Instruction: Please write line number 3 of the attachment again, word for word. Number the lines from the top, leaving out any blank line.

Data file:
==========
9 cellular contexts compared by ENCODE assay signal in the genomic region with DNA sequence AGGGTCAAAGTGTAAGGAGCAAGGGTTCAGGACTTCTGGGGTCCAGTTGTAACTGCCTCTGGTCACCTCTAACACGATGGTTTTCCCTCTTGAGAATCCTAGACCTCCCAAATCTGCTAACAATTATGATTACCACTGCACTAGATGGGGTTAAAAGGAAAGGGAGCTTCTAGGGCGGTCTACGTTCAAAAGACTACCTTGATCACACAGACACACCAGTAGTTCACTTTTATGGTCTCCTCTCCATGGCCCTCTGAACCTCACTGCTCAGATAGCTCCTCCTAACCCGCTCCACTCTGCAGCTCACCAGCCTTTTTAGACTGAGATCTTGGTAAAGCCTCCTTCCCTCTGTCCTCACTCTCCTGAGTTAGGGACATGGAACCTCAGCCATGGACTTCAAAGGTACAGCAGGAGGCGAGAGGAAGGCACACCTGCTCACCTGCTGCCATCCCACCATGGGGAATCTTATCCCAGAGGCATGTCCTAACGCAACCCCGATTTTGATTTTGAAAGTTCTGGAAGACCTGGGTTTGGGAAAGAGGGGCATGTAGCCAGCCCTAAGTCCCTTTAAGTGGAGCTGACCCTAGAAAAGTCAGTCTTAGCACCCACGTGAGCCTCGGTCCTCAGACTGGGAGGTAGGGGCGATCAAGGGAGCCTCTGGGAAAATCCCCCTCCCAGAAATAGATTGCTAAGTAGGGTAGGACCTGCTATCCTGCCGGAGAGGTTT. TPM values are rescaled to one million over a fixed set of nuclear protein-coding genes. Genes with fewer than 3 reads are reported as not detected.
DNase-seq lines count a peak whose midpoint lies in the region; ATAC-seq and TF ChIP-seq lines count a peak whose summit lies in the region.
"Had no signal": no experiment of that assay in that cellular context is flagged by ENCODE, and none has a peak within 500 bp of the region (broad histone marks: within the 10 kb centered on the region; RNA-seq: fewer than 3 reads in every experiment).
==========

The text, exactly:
"Had no signal": no experiment of that assay in that cellular context is flagged by ENCODE, and none has a peak within 500 bp of the region (broad histone marks: within the 10 kb centered on the region; RNA-seq: fewer than 3 reads in every experiment).